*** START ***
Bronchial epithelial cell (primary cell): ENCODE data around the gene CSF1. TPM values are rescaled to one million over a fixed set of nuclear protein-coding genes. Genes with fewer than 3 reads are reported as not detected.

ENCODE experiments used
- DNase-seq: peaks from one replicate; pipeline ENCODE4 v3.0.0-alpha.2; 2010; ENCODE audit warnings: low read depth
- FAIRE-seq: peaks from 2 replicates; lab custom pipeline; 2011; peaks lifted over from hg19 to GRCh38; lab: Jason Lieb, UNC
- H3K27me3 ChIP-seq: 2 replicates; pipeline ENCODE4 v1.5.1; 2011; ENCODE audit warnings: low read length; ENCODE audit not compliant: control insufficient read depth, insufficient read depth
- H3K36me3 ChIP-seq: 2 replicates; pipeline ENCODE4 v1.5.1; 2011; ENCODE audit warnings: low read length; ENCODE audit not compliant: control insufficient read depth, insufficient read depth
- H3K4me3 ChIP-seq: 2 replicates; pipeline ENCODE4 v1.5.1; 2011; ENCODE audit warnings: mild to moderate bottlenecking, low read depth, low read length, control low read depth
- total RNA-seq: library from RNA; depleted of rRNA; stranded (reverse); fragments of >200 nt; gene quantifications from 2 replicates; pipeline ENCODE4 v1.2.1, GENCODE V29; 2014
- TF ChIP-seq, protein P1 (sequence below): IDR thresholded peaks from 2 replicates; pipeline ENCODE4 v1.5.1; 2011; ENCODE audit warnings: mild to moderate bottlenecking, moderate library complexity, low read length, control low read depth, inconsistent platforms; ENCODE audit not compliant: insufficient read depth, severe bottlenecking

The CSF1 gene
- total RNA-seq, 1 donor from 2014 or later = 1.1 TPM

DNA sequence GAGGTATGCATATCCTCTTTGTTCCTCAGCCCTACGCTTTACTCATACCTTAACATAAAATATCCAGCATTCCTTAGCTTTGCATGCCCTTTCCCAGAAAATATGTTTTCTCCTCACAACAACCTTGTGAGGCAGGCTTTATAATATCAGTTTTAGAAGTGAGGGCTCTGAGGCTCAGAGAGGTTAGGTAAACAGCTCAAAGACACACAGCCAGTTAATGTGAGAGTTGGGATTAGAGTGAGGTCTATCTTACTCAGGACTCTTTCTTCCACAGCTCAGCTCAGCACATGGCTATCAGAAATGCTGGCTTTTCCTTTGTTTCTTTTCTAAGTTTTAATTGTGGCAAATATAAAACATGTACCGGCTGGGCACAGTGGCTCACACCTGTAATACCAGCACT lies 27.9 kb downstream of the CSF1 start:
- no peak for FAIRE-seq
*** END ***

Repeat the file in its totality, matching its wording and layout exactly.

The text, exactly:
Bronchial epithelial cell (primary cell): ENCODE data around the gene CSF1. TPM values are rescaled to one million over a fixed set of nuclear protein-coding genes. Genes with fewer than 3 reads are reported as not detected.

ENCODE experiments used
- DNase-seq: peaks from one replicate; pipeline ENCODE4 v3.0.0-alpha.2; 2010; ENCODE audit warnings: low read depth
- FAIRE-seq: peaks from 2 replicates; lab custom pipeline; 2011; peaks lifted over from hg19 to GRCh38; lab: Jason Lieb, UNC
- H3K27me3 ChIP-seq: 2 replicates; pipeline ENCODE4 v1.5.1; 2011; ENCODE audit warnings: low read length; ENCODE audit not compliant: control insufficient read depth, insufficient read depth
- H3K36me3 ChIP-seq: 2 replicates; pipeline ENCODE4 v1.5.1; 2011; ENCODE audit warnings: low read length; ENCODE audit not compliant: control insufficient read depth, insufficient read depth
- H3K4me3 ChIP-seq: 2 replicates; pipeline ENCODE4 v1.5.1; 2011; ENCODE audit warnings: mild to moderate bottlenecking, low read depth, low read length, control low read depth
- total RNA-seq: library from RNA; depleted of rRNA; stranded (reverse); fragments of >200 nt; gene quantifications from 2 replicates; pipeline ENCODE4 v1.2.1, GENCODE V29; 2014
- TF ChIP-seq, protein P1 (sequence below): IDR thresholded peaks from 2 replicates; pipeline ENCODE4 v1.5.1; 2011; ENCODE audit warnings: mild to moderate bottlenecking, moderate library complexity, low read length, control low read depth, inconsistent platforms; ENCODE audit not compliant: insufficient read depth, severe bottlenecking

The CSF1 gene
- total RNA-seq, 1 donor from 2014 or later = 1.1 TPM

DNA sequence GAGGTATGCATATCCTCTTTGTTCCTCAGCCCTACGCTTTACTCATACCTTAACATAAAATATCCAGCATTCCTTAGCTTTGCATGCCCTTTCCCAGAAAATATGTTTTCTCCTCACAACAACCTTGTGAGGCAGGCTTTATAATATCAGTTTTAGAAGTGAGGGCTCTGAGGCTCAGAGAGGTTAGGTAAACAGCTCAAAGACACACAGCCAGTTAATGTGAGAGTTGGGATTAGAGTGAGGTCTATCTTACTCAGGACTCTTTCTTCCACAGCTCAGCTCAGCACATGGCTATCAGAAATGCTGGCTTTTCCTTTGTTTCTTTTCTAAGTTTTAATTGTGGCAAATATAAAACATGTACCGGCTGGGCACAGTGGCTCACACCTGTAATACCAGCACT lies 27.9 kb downstream of the CSF1 start:
- no peak for FAIRE-seq